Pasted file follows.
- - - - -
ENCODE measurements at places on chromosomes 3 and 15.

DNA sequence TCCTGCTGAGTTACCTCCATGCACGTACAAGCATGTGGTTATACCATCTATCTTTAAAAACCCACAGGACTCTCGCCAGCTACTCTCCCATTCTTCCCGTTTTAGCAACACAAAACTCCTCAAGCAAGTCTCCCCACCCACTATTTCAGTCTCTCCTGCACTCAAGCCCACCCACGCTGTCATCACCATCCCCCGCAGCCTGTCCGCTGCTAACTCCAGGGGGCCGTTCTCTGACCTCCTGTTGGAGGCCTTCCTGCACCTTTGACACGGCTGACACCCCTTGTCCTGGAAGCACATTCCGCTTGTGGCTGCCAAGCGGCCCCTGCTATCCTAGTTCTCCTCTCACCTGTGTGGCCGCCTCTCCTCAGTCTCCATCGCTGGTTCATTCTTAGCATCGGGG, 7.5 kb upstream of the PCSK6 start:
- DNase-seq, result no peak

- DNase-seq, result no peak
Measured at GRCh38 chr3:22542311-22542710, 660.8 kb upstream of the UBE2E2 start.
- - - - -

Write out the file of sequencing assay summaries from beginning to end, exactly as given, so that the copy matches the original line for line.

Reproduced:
ENCODE measurements at places on chromosomes 3 and 15.

DNA sequence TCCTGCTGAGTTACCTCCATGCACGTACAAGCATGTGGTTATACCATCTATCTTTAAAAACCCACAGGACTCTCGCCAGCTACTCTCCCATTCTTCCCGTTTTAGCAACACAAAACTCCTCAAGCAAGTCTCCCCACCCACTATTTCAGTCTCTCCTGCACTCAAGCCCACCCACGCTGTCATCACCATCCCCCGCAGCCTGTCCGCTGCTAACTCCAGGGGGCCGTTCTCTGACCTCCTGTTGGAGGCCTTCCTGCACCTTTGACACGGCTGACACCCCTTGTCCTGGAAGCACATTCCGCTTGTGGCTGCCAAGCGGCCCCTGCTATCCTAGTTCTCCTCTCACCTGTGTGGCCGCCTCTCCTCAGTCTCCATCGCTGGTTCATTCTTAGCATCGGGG, 7.5 kb upstream of the PCSK6 start:
- DNase-seq, result no peak

- DNase-seq, result no peak
Measured at GRCh38 chr3:22542311-22542710, 660.8 kb upstream of the UBE2E2 start.